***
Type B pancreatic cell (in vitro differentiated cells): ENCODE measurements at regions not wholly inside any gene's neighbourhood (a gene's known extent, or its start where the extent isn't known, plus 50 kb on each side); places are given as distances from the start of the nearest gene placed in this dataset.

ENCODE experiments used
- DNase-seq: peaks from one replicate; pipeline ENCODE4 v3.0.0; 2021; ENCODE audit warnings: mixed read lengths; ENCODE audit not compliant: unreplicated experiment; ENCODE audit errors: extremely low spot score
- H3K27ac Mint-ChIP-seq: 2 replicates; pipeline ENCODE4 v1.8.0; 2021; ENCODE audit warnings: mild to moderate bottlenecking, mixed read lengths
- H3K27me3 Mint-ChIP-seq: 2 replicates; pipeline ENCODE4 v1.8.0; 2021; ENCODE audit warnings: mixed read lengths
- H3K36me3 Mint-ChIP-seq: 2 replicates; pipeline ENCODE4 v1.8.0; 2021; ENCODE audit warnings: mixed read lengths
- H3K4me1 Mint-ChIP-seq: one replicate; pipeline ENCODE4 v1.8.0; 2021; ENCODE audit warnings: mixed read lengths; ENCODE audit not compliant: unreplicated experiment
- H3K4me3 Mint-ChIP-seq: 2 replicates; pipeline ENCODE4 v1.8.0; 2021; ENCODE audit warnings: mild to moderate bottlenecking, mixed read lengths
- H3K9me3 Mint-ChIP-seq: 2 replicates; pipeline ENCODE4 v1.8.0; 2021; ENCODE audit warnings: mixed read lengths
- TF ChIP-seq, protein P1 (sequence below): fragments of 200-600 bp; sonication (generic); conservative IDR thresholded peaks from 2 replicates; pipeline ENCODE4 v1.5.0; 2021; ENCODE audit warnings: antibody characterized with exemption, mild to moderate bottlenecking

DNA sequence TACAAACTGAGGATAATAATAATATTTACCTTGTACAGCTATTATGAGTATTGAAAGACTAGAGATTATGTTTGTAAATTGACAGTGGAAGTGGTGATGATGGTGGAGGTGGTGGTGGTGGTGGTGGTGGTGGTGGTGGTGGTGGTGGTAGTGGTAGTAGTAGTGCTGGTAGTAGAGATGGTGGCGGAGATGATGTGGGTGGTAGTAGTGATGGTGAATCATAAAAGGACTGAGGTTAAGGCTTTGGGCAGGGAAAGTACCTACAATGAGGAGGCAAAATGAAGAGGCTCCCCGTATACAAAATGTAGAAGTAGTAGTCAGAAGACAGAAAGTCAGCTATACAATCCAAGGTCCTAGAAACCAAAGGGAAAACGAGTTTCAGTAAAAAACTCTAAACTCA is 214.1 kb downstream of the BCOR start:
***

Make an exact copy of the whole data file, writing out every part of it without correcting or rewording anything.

Type B pancreatic cell (in vitro differentiated cells): ENCODE measurements at regions not wholly inside any gene's neighbourhood (a gene's known extent, or its start where the extent isn't known, plus 50 kb on each side); places are given as distances from the start of the nearest gene placed in this dataset.

ENCODE experiments used
- DNase-seq: peaks from one replicate; pipeline ENCODE4 v3.0.0; 2021; ENCODE audit warnings: mixed read lengths; ENCODE audit not compliant: unreplicated experiment; ENCODE audit errors: extremely low spot score
- H3K27ac Mint-ChIP-seq: 2 replicates; pipeline ENCODE4 v1.8.0; 2021; ENCODE audit warnings: mild to moderate bottlenecking, mixed read lengths
- H3K27me3 Mint-ChIP-seq: 2 replicates; pipeline ENCODE4 v1.8.0; 2021; ENCODE audit warnings: mixed read lengths
- H3K36me3 Mint-ChIP-seq: 2 replicates; pipeline ENCODE4 v1.8.0; 2021; ENCODE audit warnings: mixed read lengths
- H3K4me1 Mint-ChIP-seq: one replicate; pipeline ENCODE4 v1.8.0; 2021; ENCODE audit warnings: mixed read lengths; ENCODE audit not compliant: unreplicated experiment
- H3K4me3 Mint-ChIP-seq: 2 replicates; pipeline ENCODE4 v1.8.0; 2021; ENCODE audit warnings: mild to moderate bottlenecking, mixed read lengths
- H3K9me3 Mint-ChIP-seq: 2 replicates; pipeline ENCODE4 v1.8.0; 2021; ENCODE audit warnings: mixed read lengths
- TF ChIP-seq, protein P1 (sequence below): fragments of 200-600 bp; sonication (generic); conservative IDR thresholded peaks from 2 replicates; pipeline ENCODE4 v1.5.0; 2021; ENCODE audit warnings: antibody characterized with exemption, mild to moderate bottlenecking

DNA sequence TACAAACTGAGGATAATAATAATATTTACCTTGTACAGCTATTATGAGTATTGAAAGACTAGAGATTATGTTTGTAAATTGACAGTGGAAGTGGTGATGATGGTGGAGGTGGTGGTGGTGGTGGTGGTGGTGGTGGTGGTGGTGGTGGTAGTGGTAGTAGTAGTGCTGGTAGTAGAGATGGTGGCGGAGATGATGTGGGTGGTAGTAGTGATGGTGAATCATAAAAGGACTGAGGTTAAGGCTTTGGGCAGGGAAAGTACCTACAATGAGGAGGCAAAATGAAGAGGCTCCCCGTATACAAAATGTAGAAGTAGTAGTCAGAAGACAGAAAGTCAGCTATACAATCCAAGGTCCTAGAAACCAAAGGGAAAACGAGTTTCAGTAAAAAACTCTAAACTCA is 214.1 kb downstream of the BCOR start: